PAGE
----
It was a literary event that could only take place in Forest Park.
Two authors who dig deep into the history of Chicago came to town, July 31, to celebrate the release of two new books published by a Forest Park publishing company in a Forest Park bookstore. Emily Victorson, owner of Allium Press, welcomed authors D.M. Pirrone and Frances McNamara to an author reading event at Centuries and Sleuths on Madison Street.
Both authors shared their enthusiasm and great respect for bookstore owner Augie Aleksy and the author forum Aleksy creates in his independent bookshop that helps authors connect with the people that matter most: their readers.
“We just read at the Prairie Path bookstore in Wheaton, and the owners said they were inspired by Centuries and Sleuths,” Pirrone said.
The authors read from their newest works, one of which hasn’t even been officially published.
Pirrone’s newest novel, Shall We Not Revenge? is a police detective novel set in the winter of 1872 when the city was still reeling from the events of the Great Chicago Fire, and half the town was a charred wreck.
Death at Chinatown, by McNamara is the fifth in a series set in 1895, featuring her female University of Chicago graduate school amateur sleuth, Emily Cabot.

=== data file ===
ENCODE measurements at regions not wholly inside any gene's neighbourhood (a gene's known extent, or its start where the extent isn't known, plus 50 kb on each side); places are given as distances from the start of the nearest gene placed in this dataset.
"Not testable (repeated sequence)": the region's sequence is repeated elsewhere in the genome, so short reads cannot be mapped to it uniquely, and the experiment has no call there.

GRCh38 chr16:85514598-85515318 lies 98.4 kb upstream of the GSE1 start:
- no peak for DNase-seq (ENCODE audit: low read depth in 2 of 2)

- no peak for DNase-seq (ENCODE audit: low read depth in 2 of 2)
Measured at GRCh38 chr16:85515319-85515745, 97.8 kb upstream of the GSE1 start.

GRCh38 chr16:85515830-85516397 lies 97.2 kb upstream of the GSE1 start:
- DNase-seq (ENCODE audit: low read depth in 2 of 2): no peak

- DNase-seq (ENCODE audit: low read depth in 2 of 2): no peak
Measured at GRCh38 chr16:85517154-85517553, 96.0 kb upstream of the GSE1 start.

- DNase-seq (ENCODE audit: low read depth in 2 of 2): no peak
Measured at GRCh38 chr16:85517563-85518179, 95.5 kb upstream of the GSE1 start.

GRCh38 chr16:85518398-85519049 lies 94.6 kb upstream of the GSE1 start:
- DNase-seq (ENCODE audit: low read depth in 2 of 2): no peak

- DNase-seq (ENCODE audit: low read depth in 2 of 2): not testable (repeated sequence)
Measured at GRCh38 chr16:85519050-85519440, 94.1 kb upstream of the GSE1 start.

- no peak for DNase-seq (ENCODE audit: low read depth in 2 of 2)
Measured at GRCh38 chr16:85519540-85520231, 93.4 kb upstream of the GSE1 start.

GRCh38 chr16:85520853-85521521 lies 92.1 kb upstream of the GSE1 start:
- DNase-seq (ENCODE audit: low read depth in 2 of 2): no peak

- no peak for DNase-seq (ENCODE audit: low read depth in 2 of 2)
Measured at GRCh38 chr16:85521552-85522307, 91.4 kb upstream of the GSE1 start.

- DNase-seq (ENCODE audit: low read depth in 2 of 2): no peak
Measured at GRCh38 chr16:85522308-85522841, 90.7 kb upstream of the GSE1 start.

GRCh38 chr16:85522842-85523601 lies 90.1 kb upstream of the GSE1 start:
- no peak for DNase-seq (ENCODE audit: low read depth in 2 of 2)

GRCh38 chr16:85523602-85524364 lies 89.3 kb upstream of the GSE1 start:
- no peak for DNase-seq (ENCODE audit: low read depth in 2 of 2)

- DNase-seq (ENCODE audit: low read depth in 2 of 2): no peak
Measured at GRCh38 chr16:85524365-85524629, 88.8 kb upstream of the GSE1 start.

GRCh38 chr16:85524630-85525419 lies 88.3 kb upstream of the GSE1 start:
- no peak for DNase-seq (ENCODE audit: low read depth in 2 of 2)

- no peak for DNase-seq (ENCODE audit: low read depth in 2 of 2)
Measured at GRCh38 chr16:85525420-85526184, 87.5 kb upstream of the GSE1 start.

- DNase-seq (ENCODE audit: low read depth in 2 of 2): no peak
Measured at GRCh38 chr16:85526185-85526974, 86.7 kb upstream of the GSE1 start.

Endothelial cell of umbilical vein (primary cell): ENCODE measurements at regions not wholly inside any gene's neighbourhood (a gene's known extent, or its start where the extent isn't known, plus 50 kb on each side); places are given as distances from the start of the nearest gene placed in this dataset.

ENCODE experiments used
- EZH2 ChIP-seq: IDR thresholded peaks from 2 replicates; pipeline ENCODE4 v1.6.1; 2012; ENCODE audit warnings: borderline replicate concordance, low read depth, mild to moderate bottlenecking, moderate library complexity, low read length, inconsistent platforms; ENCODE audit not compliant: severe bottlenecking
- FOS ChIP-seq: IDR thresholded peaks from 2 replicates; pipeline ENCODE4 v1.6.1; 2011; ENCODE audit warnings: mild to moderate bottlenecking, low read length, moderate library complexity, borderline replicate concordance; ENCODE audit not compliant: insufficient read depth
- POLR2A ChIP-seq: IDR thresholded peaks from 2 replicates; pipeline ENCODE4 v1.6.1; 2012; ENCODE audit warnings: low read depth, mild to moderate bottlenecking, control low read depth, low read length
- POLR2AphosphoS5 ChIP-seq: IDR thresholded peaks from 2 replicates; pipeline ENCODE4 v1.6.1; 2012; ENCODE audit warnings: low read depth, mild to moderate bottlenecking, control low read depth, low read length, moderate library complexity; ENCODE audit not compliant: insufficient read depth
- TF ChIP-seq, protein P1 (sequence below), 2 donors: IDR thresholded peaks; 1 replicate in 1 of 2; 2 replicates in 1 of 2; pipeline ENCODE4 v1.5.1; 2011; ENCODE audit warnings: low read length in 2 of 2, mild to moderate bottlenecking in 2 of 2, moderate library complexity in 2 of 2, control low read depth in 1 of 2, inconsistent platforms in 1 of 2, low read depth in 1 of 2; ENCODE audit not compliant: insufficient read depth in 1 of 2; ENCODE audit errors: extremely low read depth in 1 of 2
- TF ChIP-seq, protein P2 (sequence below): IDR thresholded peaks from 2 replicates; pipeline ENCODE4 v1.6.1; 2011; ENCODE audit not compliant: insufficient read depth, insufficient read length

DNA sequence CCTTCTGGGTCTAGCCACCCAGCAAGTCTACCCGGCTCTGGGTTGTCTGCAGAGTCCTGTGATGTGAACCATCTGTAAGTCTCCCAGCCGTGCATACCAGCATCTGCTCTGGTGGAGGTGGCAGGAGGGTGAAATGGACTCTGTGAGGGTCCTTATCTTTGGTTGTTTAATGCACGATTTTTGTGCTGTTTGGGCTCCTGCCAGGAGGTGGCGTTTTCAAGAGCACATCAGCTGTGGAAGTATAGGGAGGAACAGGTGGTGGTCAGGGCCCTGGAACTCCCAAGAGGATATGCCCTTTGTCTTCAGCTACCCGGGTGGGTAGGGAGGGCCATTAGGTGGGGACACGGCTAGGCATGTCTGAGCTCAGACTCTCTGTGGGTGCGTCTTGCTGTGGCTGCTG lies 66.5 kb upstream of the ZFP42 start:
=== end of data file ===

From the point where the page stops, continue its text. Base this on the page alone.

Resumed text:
Five years ago when Forest Park’s Emily Victorson started Allium, she figured a Chicago-centric historical fiction publishing company would get fistfuls of manuscripts over the transom about the Great Chicago Fire in 1871. But Pirrone’s is the first. The title comes from a Shakespeare line, Victorson said.
Researching the era, Pirrone said she came upon an observation by historian Donald L. Miller that police work in the aftermath of the Great Chicago Fire became very tough.
“Lots of people left the city and new people showed up,” Pirrone said. “The police had a hard time keeping track of the bad guys. And new bad guys came to town,” Pirrone said.
There were only 18 detectives in the whole Chicago Police Department at the time, although many more patrolmen. “The place was in flux and ferment,” said Pirrone, whose novel describes an Irish detective sent to the old West Loop Jewish community (around Washington Boulevard and Franklin Street) to investigate the death of a rabbi. The rabbi’s daughter becomes his assistant, and they build a friendship and partnership, said Victorson, noting that lots of charity dollars came into Chicago after the fire. The book describes a fund scandal at the private Relief and Aid Society, in charge of doling out the money to Chicagoans who lost their homes and possessions.
“One reviewer called the book ‘deeply nuanced,’ which was nice,” Victorson said.
McNamara’s Death at Chinatown is fifth in a series set in 1895, based on real historical figures the University of Chicago librarian ran across at the Chinese American Museum of Chicago.
Two Chinese women, Mary Stone and Ida Kahn, studied medicine at the University of Michigan and then returned to China to build hospitals and recruit other women to medicine. They summered in Chicago in 1896, McNamara found.
Chicago’s Chinatown in 1896 was in the area of Clark Avenue and Harrison Street.
McNamara’s female heroine, Emily Cabot, assists the women when one is accused of poisoning a Chinese herbalist.
The book doesn’t hit until September, but Victorson said she got advance copies for Centuries and Sleuths “because Augie’s special.”
Pirrone and McNamara will visit the Nineteenth Century Charitable Association in Oak Park next March.